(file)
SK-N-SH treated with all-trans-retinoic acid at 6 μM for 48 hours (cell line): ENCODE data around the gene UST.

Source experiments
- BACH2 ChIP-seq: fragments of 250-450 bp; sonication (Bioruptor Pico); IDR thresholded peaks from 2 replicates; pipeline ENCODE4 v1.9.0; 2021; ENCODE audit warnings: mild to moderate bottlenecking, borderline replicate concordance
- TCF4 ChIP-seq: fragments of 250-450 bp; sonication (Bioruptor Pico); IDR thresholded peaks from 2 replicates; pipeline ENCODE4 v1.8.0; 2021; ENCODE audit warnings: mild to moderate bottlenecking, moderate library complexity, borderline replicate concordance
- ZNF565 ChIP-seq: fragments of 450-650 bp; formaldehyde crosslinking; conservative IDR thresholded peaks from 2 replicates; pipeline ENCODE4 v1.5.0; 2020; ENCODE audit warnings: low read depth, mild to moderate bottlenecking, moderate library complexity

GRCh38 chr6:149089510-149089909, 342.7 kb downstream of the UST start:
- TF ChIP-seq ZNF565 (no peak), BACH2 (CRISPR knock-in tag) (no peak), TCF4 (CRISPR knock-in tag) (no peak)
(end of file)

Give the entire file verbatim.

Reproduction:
SK-N-SH treated with all-trans-retinoic acid at 6 μM for 48 hours (cell line): ENCODE data around the gene UST.

Source experiments
- BACH2 ChIP-seq: fragments of 250-450 bp; sonication (Bioruptor Pico); IDR thresholded peaks from 2 replicates; pipeline ENCODE4 v1.9.0; 2021; ENCODE audit warnings: mild to moderate bottlenecking, borderline replicate concordance
- TCF4 ChIP-seq: fragments of 250-450 bp; sonication (Bioruptor Pico); IDR thresholded peaks from 2 replicates; pipeline ENCODE4 v1.8.0; 2021; ENCODE audit warnings: mild to moderate bottlenecking, moderate library complexity, borderline replicate concordance
- ZNF565 ChIP-seq: fragments of 450-650 bp; formaldehyde crosslinking; conservative IDR thresholded peaks from 2 replicates; pipeline ENCODE4 v1.5.0; 2020; ENCODE audit warnings: low read depth, mild to moderate bottlenecking, moderate library complexity

GRCh38 chr6:149089510-149089909, 342.7 kb downstream of the UST start:
- TF ChIP-seq ZNF565 (no peak), BACH2 (CRISPR knock-in tag) (no peak), TCF4 (CRISPR knock-in tag) (no peak)